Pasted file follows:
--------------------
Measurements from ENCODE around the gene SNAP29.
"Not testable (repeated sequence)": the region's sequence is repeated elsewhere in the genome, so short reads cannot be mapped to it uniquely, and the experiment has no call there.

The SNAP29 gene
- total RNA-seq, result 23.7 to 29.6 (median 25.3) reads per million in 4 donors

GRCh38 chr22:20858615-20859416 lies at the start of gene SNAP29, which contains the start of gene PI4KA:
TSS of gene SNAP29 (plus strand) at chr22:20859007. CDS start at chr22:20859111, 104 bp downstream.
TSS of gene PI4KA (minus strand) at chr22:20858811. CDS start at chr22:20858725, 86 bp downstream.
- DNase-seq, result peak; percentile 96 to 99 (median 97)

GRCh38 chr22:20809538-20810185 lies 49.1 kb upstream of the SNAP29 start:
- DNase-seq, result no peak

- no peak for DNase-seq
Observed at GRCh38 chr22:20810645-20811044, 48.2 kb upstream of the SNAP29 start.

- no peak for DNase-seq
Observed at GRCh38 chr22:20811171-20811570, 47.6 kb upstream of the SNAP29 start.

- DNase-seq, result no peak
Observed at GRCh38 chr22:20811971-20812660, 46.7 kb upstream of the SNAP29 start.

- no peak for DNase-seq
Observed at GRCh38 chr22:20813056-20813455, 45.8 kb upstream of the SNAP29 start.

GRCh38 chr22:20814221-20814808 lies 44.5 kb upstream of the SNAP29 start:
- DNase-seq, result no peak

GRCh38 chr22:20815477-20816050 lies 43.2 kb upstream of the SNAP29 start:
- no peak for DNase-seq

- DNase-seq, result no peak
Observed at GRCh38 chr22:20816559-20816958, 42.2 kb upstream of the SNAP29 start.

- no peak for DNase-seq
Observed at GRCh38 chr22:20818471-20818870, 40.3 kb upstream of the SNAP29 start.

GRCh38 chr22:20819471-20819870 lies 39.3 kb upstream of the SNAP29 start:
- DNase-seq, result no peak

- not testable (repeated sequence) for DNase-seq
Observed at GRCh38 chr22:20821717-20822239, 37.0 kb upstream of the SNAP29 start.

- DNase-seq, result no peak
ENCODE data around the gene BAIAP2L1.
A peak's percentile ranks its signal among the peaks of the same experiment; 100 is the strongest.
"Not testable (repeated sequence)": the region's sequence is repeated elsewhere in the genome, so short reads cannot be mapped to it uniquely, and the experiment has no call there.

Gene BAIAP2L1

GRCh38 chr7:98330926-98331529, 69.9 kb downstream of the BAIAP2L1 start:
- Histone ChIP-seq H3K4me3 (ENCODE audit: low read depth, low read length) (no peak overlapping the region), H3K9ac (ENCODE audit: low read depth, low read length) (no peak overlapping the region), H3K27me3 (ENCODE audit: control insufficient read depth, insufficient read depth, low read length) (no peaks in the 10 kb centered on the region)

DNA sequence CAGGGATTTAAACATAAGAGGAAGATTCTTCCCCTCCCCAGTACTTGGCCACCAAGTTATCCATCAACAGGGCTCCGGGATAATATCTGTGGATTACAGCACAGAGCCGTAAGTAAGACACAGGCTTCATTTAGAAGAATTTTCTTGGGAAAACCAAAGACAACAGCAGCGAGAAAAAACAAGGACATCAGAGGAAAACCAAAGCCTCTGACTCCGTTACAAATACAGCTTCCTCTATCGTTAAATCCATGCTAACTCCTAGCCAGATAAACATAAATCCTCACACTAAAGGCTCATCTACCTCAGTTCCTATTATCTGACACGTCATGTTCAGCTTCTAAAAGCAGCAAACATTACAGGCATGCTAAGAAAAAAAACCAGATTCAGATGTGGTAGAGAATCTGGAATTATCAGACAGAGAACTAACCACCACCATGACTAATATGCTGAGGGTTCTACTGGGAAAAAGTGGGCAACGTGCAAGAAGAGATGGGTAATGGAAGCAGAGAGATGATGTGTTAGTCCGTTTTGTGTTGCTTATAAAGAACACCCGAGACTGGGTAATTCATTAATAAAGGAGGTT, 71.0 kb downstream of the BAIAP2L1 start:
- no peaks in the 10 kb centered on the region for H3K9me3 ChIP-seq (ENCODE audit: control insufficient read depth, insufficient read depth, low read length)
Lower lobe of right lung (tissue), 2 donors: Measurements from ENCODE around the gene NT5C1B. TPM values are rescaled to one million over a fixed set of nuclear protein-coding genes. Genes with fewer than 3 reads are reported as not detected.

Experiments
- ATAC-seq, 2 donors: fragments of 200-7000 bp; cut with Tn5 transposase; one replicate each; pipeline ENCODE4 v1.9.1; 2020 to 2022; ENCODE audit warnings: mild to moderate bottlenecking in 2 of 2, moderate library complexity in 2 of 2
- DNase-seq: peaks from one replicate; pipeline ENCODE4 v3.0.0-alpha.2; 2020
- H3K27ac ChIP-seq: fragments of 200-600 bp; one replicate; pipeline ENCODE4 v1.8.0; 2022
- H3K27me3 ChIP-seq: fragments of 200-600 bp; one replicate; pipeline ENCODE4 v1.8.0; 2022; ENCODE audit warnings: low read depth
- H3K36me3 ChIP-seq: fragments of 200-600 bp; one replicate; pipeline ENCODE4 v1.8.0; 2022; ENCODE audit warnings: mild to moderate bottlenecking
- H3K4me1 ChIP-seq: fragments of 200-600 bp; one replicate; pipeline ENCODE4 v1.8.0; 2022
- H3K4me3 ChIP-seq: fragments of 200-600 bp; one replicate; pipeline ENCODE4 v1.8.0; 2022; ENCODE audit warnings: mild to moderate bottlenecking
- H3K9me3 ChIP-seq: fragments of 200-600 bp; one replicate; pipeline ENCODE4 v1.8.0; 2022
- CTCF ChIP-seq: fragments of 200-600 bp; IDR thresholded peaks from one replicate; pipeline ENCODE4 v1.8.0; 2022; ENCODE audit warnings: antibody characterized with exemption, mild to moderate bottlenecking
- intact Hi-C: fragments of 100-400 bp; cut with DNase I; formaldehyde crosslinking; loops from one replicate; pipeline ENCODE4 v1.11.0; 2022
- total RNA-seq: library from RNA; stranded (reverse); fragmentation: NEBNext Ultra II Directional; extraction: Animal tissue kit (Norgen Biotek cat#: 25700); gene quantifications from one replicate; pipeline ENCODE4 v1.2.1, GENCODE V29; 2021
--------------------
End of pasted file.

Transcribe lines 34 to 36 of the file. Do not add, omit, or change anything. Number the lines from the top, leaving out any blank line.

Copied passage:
"Not testable (repeated sequence)": the region's sequence is repeated elsewhere in the genome, so short reads cannot be mapped to it uniquely, and the experiment has no call there.

Gene BAIAP2L1

GRCh38 chr7:98330926-98331529, 69.9 kb downstream of the BAIAP2L1 start: